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ASU researchers create hexacopter to help keep Arizona canals clean

SRP to utilize ASU-built drones outfitted with 'graspers' to collect samples from canals

ASU Drone

A prototype model of an ASU developed SRP utility drone pictured at ASU's Polytechnic campus in Mesa, Arizona, on Wednesday, April 25, 2018. 

ASU is currently developing a drone in collaboration with the Salt River Project to help collect water samples and contaminants from remote canal locations.

Currently, the Phoenix metro area has 180 miles of water canals, many of which are located in large stretches of desert or nestled tight into metropolitan areas.

Wenlong Zhang, assistant professor at the Polytechnic campus and one of the two leads on the project, said the project started more than a year ago when SRP held a meeting where it requested a more accessible and inexpensive way to collect water samples in isolated areas.

"The idea came from a discussion with SRP engineers about how can we help ensure the water quality for the entire Phoenix metro area," Zhang said. "Right now, the way that they have to do this is essentially to send their crews all the way to these canals ... so we proposed a vehicle equipped with a grasping mechanism that can take the samples and bring it back to their headquarters for analysis."

This vehicle ended up being a hexacopter, a drone with six rotors, which was built from the bottom up to SRP's specifications, to fulfill its tasks autonomously and be easily controlled.

"Consumer drones are not really tailored for (SRP's) needs in terms of payload, in terms of battery life and in terms of how distant it can travel," Zhang said. "The other challenge came from attempting to create a very intuitive accessible interface for SRP operators, so they can easily just operate the whole system on an iPad or on a computer screen."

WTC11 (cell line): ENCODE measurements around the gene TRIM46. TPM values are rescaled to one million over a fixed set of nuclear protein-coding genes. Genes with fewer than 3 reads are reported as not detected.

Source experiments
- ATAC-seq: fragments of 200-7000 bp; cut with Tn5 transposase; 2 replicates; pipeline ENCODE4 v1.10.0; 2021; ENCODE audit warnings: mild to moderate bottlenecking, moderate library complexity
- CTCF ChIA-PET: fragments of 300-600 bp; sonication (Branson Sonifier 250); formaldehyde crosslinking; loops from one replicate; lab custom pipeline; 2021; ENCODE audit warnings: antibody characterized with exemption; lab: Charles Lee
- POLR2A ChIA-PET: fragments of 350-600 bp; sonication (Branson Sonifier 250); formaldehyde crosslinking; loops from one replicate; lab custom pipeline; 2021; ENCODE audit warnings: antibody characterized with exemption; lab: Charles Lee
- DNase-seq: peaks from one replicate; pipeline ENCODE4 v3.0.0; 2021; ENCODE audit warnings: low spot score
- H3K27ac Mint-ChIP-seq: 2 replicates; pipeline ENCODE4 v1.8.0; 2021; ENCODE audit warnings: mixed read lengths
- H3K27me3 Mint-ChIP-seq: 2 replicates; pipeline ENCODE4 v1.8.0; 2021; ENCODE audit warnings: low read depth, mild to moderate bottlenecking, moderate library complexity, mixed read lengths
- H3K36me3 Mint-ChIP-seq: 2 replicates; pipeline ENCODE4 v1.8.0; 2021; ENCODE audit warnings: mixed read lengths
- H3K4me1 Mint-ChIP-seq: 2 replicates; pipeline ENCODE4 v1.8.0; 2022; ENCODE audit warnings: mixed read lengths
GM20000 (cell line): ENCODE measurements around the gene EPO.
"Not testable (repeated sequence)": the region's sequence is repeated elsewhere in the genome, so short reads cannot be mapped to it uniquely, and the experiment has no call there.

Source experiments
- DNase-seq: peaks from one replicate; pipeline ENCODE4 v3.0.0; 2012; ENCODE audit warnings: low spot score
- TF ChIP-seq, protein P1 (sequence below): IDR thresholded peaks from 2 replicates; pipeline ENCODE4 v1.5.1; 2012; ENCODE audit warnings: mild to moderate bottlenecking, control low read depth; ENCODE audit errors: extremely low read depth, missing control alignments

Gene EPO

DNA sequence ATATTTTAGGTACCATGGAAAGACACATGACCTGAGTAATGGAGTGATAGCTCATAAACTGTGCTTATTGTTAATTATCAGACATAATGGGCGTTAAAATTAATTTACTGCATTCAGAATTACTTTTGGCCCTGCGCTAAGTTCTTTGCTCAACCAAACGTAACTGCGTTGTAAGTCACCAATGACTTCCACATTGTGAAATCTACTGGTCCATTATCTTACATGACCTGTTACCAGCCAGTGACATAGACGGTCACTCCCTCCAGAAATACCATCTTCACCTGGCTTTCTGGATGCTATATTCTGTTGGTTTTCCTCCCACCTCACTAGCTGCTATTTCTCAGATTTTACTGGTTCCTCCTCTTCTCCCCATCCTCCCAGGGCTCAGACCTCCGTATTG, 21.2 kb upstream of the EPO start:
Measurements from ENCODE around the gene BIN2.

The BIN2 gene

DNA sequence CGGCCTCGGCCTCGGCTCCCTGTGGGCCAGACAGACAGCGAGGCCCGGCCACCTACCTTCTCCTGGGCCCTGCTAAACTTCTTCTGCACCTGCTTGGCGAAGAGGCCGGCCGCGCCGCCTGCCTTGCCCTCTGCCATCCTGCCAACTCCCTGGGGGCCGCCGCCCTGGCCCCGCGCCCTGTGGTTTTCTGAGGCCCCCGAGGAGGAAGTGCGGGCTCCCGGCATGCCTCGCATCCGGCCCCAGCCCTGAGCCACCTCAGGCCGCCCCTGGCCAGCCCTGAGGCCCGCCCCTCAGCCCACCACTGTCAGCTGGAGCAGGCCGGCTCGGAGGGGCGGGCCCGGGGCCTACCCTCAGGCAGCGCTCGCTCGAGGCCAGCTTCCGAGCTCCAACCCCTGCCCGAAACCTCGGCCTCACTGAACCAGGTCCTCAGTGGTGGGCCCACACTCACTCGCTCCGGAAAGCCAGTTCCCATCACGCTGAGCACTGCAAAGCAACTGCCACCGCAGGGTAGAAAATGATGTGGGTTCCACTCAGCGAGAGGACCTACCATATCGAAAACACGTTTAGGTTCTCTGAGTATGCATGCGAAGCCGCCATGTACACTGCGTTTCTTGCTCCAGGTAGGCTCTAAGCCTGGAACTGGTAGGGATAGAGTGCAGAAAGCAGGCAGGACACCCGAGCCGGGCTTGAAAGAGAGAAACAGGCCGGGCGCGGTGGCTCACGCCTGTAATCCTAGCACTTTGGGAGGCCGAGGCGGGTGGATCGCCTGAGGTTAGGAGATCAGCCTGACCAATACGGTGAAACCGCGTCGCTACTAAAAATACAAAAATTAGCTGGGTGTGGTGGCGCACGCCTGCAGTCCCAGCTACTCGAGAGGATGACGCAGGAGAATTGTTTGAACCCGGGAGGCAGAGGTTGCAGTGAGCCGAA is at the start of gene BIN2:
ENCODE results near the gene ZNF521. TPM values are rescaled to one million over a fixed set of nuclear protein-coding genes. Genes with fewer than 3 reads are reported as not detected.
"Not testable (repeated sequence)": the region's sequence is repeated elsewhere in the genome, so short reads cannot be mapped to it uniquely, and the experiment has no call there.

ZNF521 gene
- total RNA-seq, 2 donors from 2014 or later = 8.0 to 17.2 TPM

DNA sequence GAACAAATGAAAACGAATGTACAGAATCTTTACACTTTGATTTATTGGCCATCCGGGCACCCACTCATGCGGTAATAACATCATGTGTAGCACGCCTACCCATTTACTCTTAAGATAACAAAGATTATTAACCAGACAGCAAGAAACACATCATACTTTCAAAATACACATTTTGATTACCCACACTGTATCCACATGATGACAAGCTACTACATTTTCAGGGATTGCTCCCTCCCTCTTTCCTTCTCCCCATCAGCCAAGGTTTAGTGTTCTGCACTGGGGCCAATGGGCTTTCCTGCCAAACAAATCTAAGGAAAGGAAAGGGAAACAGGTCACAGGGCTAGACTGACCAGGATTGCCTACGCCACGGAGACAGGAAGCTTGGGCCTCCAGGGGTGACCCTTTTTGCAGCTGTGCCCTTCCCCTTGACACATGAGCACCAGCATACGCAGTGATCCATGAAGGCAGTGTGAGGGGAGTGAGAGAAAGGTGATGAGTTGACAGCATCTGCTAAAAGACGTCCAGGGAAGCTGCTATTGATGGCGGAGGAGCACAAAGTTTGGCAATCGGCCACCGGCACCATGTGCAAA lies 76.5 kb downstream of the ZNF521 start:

Mike Ploughe, senior scientist at SRP, said ASU was chosen for this project over other universities due to its pre-existing partnership and previous projects.

"SRP and ASU have a long history of working multiple different projects for many different areas throughout our company, so we already have a lot of faith in the teams currently working on the Polytechnic campus," Ploughe said. "The drone is actually one of two current projects being developed that help us test water quality – the other being a submersible – but the drone will have other applications as-well."

Shatadal Mishra, a graduate student at the Ira A. Fulton Schools of Engineering and controls lead, said the two most important aspects of the drone are its soft robotic grasper, developed by Panos Polygerinos, Bio-Inspired Mechatronics Lab director, and its camera that is used to send images back to SRP headquarters.

"The grasper is actually derived from the soft robotic exoskeleton Professor Polygerinos is currently developing, it's designed to mimic the human hand and be form-fit to pick up objects carefully and precisely," Mishra said. "The hexacopter is also equipped with a camera, so let's say you upload an image of a certain object you want it to collect. The hexacopter will scan for the object and take pictures of what it thinks you might be looking for, it will then send these images back to headquarters and the user can choose what object they would like it to retrieve." 

Ploughe said that he would like to see the technology being developed on both the drone and submersible go hand-in-hand, specifically integrating and adapting the drone's sensory technology onto the submersible to work underwater. 

In regard to the difficulties the team has faced so far, Mishra said that one of the key factors of the drone's success, stability, is also one of their biggest challenges.

"FAA-mandated hexacopters are inherently unstable, and you need it to be stable so that it can preform its various tasks such as aerial photography and post-disaster area scans," Mishra said. "So we work on the algorithm aspect and also on the hardware to make sure that this can fly safely, robustly and more importantly this can fly on its own."

Although the drone has proven its ability to function properly, Zhang said there are still many months of development ahead. In that time he would like to see overall improvements made to the distance the drone can travel, its battery life, crash avoidance and the ability to land on water. 

When it comes to the work his team is doing, Zhang said he prefers when his students work on projects like this as opposed to classwork, because he believes it better prepares them for work in industry.

"When they graduate, they're already equipped with a skill set that future employers would like to see, and that's because of the partnerships ASU has built and the opportunities they present us," Zhang said. 

Reach the reporter at or follow @AustinMVillegas on Twitter. 

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